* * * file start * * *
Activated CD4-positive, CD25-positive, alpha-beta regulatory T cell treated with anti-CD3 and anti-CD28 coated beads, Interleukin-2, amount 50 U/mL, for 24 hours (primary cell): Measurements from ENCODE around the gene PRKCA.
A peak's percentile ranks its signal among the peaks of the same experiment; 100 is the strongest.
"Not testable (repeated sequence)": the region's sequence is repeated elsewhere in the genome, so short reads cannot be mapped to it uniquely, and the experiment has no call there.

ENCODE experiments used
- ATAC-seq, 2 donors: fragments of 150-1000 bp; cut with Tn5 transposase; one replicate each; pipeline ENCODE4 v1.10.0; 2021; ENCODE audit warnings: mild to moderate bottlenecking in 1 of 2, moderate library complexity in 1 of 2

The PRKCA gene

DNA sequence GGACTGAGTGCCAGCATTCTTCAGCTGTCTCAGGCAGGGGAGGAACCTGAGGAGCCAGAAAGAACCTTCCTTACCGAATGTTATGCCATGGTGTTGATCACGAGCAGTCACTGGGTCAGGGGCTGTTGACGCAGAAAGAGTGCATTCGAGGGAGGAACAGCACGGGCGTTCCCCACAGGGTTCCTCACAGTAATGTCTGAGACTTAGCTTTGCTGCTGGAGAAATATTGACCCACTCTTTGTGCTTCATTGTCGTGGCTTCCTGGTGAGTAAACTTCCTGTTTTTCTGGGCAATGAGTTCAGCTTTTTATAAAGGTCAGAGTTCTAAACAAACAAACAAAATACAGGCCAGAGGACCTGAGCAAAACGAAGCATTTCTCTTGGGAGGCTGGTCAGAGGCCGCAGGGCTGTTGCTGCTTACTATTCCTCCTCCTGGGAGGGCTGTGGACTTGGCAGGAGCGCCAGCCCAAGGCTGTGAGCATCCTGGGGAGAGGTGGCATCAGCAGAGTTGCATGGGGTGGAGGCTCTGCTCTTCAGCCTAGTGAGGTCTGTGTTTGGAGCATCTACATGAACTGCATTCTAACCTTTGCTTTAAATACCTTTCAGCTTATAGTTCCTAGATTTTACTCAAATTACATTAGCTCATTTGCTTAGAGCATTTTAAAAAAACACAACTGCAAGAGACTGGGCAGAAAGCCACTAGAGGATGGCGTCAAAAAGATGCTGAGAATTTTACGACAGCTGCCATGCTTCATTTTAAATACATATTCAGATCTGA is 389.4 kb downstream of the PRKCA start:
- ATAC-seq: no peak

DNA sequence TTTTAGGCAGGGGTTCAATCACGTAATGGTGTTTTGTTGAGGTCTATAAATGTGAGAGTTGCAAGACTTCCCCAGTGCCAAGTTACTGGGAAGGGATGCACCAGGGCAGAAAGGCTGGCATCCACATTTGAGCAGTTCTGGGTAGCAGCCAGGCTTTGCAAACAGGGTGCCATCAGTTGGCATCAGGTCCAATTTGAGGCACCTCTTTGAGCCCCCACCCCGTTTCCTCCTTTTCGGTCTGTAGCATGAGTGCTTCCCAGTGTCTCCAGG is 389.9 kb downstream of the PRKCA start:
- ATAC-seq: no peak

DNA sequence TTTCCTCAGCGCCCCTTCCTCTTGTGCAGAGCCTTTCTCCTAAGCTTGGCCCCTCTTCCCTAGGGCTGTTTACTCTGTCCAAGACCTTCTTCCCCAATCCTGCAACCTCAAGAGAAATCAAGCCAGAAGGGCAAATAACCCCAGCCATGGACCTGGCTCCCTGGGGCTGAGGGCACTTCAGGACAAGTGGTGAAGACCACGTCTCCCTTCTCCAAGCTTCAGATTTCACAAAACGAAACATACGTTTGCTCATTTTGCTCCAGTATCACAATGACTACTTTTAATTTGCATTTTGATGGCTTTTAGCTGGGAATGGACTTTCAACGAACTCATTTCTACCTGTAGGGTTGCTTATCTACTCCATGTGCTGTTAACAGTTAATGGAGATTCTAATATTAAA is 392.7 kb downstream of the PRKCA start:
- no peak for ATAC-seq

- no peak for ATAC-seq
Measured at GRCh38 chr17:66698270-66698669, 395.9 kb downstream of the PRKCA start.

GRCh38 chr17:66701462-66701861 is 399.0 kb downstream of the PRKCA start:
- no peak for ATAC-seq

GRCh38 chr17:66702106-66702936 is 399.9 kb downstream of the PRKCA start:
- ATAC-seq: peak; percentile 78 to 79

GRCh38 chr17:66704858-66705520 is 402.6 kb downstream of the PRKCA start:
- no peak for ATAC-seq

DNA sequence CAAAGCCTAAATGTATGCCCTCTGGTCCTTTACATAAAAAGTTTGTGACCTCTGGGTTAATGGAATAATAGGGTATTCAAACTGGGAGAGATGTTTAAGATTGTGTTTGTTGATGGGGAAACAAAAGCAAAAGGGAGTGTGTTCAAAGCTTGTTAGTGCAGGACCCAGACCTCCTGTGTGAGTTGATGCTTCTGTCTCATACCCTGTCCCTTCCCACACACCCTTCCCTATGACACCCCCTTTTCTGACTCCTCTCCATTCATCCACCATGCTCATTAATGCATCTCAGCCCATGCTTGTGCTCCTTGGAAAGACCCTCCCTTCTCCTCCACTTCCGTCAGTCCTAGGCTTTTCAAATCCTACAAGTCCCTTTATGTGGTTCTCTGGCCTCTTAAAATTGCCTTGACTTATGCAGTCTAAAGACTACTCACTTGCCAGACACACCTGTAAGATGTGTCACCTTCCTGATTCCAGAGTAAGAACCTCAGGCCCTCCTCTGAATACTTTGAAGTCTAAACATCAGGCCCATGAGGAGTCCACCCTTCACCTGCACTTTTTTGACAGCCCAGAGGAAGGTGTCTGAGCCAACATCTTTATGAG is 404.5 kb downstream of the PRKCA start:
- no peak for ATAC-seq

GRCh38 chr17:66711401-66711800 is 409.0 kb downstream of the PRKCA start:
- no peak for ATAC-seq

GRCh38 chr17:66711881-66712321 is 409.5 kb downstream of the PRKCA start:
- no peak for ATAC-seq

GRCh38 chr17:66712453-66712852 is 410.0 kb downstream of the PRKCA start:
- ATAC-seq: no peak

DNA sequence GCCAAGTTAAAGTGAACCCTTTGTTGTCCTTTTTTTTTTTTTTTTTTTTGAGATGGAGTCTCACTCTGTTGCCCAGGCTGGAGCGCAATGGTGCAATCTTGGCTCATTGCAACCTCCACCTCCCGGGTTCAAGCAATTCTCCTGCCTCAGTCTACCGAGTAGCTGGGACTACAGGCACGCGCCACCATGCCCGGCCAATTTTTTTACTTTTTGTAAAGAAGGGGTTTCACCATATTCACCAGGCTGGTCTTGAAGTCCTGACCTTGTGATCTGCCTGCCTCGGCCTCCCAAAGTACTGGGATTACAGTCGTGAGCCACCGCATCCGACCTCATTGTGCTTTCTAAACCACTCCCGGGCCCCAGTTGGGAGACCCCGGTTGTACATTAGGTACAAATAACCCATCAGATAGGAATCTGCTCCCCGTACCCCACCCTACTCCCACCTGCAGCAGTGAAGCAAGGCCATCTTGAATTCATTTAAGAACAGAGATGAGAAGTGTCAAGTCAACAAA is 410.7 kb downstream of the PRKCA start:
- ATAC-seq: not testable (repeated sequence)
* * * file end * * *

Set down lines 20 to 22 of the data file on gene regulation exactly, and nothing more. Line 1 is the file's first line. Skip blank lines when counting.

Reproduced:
- no peak for ATAC-seq

DNA sequence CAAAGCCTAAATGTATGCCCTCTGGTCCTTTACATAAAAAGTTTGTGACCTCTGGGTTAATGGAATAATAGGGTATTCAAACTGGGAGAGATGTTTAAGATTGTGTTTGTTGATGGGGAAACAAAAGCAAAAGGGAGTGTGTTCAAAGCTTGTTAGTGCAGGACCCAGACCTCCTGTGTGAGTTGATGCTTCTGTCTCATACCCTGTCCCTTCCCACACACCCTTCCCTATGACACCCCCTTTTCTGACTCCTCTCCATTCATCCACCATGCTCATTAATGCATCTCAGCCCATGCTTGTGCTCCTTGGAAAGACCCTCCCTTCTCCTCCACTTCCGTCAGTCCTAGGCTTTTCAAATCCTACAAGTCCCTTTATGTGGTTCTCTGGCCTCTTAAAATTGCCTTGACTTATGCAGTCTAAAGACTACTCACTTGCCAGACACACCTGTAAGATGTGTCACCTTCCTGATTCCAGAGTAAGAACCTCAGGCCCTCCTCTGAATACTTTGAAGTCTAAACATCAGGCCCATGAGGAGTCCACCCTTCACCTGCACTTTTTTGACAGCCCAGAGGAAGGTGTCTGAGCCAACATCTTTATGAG is 404.5 kb downstream of the PRKCA start:
- no peak for ATAC-seq